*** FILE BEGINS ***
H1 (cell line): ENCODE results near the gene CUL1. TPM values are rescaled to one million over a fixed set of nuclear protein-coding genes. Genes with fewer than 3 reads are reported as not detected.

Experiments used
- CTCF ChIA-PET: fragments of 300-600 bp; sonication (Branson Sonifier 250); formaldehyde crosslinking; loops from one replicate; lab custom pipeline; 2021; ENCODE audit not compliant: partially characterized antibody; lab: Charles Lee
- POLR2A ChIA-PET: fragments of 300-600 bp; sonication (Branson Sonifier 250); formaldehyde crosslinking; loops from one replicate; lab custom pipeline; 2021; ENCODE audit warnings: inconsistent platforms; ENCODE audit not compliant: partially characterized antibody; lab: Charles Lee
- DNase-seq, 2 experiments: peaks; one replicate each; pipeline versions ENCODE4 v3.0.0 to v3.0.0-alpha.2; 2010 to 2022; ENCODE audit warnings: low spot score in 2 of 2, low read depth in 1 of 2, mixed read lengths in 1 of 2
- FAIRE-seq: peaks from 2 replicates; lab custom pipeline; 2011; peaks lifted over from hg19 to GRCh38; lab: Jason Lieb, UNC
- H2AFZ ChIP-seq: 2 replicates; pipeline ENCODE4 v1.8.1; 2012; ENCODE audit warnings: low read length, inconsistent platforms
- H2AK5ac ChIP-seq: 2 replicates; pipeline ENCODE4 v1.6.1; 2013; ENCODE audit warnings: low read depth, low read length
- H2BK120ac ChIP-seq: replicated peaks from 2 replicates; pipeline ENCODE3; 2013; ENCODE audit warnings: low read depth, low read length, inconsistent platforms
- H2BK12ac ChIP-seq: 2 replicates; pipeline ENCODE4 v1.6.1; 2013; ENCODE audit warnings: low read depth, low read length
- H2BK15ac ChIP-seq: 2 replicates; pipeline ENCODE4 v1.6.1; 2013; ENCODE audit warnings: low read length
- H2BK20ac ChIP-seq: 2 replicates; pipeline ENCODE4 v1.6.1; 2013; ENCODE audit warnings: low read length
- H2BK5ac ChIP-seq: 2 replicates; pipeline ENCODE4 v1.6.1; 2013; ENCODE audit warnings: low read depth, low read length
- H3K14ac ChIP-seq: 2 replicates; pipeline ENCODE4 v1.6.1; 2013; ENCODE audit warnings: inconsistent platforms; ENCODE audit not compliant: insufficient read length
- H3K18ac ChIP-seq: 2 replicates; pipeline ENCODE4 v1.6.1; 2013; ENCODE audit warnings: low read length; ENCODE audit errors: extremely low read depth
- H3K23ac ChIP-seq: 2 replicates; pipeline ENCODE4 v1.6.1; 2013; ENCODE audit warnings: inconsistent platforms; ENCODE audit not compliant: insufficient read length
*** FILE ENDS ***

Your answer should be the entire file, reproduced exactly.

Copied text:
H1 (cell line): ENCODE results near the gene CUL1. TPM values are rescaled to one million over a fixed set of nuclear protein-coding genes. Genes with fewer than 3 reads are reported as not detected.

Experiments used
- CTCF ChIA-PET: fragments of 300-600 bp; sonication (Branson Sonifier 250); formaldehyde crosslinking; loops from one replicate; lab custom pipeline; 2021; ENCODE audit not compliant: partially characterized antibody; lab: Charles Lee
- POLR2A ChIA-PET: fragments of 300-600 bp; sonication (Branson Sonifier 250); formaldehyde crosslinking; loops from one replicate; lab custom pipeline; 2021; ENCODE audit warnings: inconsistent platforms; ENCODE audit not compliant: partially characterized antibody; lab: Charles Lee
- DNase-seq, 2 experiments: peaks; one replicate each; pipeline versions ENCODE4 v3.0.0 to v3.0.0-alpha.2; 2010 to 2022; ENCODE audit warnings: low spot score in 2 of 2, low read depth in 1 of 2, mixed read lengths in 1 of 2
- FAIRE-seq: peaks from 2 replicates; lab custom pipeline; 2011; peaks lifted over from hg19 to GRCh38; lab: Jason Lieb, UNC
- H2AFZ ChIP-seq: 2 replicates; pipeline ENCODE4 v1.8.1; 2012; ENCODE audit warnings: low read length, inconsistent platforms
- H2AK5ac ChIP-seq: 2 replicates; pipeline ENCODE4 v1.6.1; 2013; ENCODE audit warnings: low read depth, low read length
- H2BK120ac ChIP-seq: replicated peaks from 2 replicates; pipeline ENCODE3; 2013; ENCODE audit warnings: low read depth, low read length, inconsistent platforms
- H2BK12ac ChIP-seq: 2 replicates; pipeline ENCODE4 v1.6.1; 2013; ENCODE audit warnings: low read depth, low read length
- H2BK15ac ChIP-seq: 2 replicates; pipeline ENCODE4 v1.6.1; 2013; ENCODE audit warnings: low read length
- H2BK20ac ChIP-seq: 2 replicates; pipeline ENCODE4 v1.6.1; 2013; ENCODE audit warnings: low read length
- H2BK5ac ChIP-seq: 2 replicates; pipeline ENCODE4 v1.6.1; 2013; ENCODE audit warnings: low read depth, low read length
- H3K14ac ChIP-seq: 2 replicates; pipeline ENCODE4 v1.6.1; 2013; ENCODE audit warnings: inconsistent platforms; ENCODE audit not compliant: insufficient read length
- H3K18ac ChIP-seq: 2 replicates; pipeline ENCODE4 v1.6.1; 2013; ENCODE audit warnings: low read length; ENCODE audit errors: extremely low read depth
- H3K23ac ChIP-seq: 2 replicates; pipeline ENCODE4 v1.6.1; 2013; ENCODE audit warnings: inconsistent platforms; ENCODE audit not compliant: insufficient read length